All education savings plans are sponsored by state governments, but only a few have residency requirements for the saver and/or beneficiary. State governments do not guarantee investments in education savings plans. Education savings plan investments in mutual funds and ETFs are not federally guaranteed, but investments in some principal-protected bank products may be insured by the FDIC. As with most investments, investments in education savings plans may not make any money and could lose some or all of the money invested.
Q: What fees and expenses will I pay if I invest in a 529 plan?
A: It is important to understand the fees and expenses associated with 529 plans because they lower your returns. Fees and expenses will vary based on the type of 529 plan (education savings plan or prepaid tuition plan), whether it is a broker- or direct-sold plan, the plan itself and the underlying investments. You should carefully review the plan’s offering circular to understand what fees are charged for the plan and each investment option.
Prepaid Tuition Plans. Prepaid tuition plans may charge an enrollment/application fee and ongoing administrative fees.
Education Savings Plans. Education savings plans may charge an enrollment/application fee, annual account maintenance fees, ongoing program management fees, and ongoing asset management fees. Some of these fees are collected by the state sponsor of the plan and some are collected by the plan manager. The asset management fees will depend on the investment option you select. Investors that purchase an education savings plan from a broker are typically subject to additional fees, such as sales loads or charges at the time of investment or redemption and ongoing distribution fees.
Fee Saving Tips. Many states offer direct-sold education savings plans in which savers can invest without paying additional broker-charged fees. In addition, some education savings plans will waive or reduce the administrative or maintenance fees if you maintain a large account balance, participate in an automatic contribution plan, or are a resident of the state sponsoring the 529 plan. Some 529 plans also offer fee waivers if the saver accepts electronic-only delivery of documents or enrolls online.
Q: How does investing in a 529 plan affect federal and state income taxes?
A: Investing in a 529 plan may offer savers special tax benefits. These benefits vary depending on the state and the 529 plan. In addition, state and federal laws that affect 529 plans could change. You should make sure you understand the tax implications of investing in a 529 plan and consider whether to consult a tax adviser.
Contributions. Many states offer tax benefits for contributions to a 529 plan. These benefits may include deducting contributions from state income tax or matching grants but may have various restrictions or requirements. In addition, savers may only be eligible for these benefits if you invest in a 529 plan sponsored by your state of residence.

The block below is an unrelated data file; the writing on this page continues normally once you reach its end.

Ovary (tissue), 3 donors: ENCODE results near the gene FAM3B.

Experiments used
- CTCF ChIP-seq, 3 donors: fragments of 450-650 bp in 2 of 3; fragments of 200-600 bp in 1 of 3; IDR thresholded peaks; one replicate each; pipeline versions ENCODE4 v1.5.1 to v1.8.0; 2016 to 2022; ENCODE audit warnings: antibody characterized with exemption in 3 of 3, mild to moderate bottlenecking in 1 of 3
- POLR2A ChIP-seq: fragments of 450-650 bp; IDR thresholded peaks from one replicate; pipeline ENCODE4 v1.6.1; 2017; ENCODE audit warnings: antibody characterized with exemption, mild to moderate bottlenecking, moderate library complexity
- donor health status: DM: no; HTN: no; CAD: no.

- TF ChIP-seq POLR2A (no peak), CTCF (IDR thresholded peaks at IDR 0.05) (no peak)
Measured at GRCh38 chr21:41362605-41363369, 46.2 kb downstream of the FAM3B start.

Withdrawals. If you use 529 account withdrawals for qualified higher education expenses or tuition for elementary or secondary schools, earnings in the 529 account are not subject to federal income tax and, in many cases, state income tax. However, if 529 account withdrawals are not used for qualified higher education expenses or tuition for elementary or secondary schools, they will be subject to state and federal income taxes and an additional 10% federal tax penalty on earnings.
One of the benefits of 529 plans is the tax-free earnings that grow over a period of time. The longer your money is invested, the more time it has to grow and the greater your tax benefits. You will lose some of these potential benefits if you withdraw money from a 529 plan account within a short period of time after it is contributed.
Q: What restrictions apply to an investment in a 529 plan?
A: There will likely be restrictions on any 529 plan you may be considering. Before you invest in a 529 plan, you should read the plan’s offering circular to make sure that you understand and are comfortable with any plan restrictions.
Investments. Education savings plans have certain pre-set investment options. It is not permitted to switch freely among the options. Under current tax law, an account holder is only permitted to change his or her investment option twice per year or when there is a change in the beneficiary.
Withdrawals. With limited exceptions, you can only withdraw money that you invest in an education savings plan for qualified higher education expenses or tuition for elementary or secondary schools without incurring taxes and penalties. Beneficiaries of prepaid tuition plans may only use their purchased credits or units at participating colleges or universities. If a beneficiary doesn’t attend a participating college or university, the prepaid tuition plan may pay less than if the beneficiary attended a participating college or university. It may only pay a small return on the original investment.
Q: Does investing in a 529 plan impact financial aid eligibility?
A: While each educational institution may treat assets held in a 529 account differently, investing in a 529 plan will generally impact a student’s eligibility to receive need-based financial aid for college. You may also need to consider how having money in your 529 account for future qualified higher education expenses might affect financial aid for your student’s elementary or secondary school tuition. For many families, the larger part of a financial aid package may be in loans. So, the more you can save for school, the less debt you or your student may have to incur.